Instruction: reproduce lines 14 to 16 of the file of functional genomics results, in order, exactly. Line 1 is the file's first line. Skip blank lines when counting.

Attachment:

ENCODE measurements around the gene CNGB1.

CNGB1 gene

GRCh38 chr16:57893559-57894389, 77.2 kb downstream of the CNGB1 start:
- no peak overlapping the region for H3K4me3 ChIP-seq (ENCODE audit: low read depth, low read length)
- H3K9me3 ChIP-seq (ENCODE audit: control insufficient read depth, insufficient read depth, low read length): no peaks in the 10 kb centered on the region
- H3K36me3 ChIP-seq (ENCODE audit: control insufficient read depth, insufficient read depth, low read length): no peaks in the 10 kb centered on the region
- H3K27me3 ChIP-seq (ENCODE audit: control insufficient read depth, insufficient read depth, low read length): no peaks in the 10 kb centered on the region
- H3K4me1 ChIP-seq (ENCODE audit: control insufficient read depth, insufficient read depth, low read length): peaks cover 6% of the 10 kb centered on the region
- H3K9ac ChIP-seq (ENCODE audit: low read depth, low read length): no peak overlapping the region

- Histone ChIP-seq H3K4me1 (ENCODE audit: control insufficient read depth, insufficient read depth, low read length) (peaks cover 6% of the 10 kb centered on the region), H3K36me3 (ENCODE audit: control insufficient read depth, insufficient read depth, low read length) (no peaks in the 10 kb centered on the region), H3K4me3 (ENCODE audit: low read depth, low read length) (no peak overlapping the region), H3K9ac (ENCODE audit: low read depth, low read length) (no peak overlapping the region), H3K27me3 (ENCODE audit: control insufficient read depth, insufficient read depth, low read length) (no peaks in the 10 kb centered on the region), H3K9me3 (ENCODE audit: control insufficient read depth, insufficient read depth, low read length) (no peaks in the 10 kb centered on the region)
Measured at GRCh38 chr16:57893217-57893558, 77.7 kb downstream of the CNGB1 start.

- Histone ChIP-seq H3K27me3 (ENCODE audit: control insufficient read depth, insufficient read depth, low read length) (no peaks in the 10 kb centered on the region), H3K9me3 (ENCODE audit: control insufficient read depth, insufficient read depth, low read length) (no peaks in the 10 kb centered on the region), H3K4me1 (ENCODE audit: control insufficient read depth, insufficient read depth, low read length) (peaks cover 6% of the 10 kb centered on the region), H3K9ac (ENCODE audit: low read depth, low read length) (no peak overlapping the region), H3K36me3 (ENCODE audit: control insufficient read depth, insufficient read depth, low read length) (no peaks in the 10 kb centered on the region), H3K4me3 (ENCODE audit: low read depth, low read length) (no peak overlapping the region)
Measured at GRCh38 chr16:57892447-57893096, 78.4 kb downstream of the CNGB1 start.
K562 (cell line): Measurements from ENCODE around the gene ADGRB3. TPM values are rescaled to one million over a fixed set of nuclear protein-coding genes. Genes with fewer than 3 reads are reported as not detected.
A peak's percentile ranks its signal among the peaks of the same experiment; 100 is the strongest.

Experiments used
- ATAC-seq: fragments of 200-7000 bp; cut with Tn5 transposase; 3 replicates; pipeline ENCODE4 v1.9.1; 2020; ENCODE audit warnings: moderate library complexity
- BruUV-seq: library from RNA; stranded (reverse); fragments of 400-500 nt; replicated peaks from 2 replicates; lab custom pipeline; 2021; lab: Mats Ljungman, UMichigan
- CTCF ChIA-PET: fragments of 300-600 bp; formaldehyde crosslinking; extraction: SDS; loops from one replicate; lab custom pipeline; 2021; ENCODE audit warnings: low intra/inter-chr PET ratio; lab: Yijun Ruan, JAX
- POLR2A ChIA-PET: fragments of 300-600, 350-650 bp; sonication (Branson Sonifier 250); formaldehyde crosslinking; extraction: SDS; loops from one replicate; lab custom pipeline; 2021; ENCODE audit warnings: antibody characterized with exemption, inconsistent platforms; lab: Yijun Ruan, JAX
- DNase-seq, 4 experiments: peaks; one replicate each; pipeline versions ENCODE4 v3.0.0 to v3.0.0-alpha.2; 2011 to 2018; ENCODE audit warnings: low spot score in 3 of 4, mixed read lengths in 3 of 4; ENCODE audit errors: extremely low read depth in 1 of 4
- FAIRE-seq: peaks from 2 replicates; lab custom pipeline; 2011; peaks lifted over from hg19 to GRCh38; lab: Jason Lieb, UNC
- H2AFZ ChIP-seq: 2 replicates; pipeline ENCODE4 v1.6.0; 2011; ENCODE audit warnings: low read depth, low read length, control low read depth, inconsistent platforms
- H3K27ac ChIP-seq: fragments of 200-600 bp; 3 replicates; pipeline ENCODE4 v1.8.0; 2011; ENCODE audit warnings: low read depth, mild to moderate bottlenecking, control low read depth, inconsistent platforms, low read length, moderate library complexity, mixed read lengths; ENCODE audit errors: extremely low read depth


K562 (cell line): Measurements from ENCODE around the gene ADGRB3. TPM values are rescaled to one million over a fixed set of nuclear protein-coding genes. Genes with fewer than 3 reads are reported as not detected.
A peak's percentile ranks its signal among the peaks of the same experiment; 100 is the strongest.

Experiments used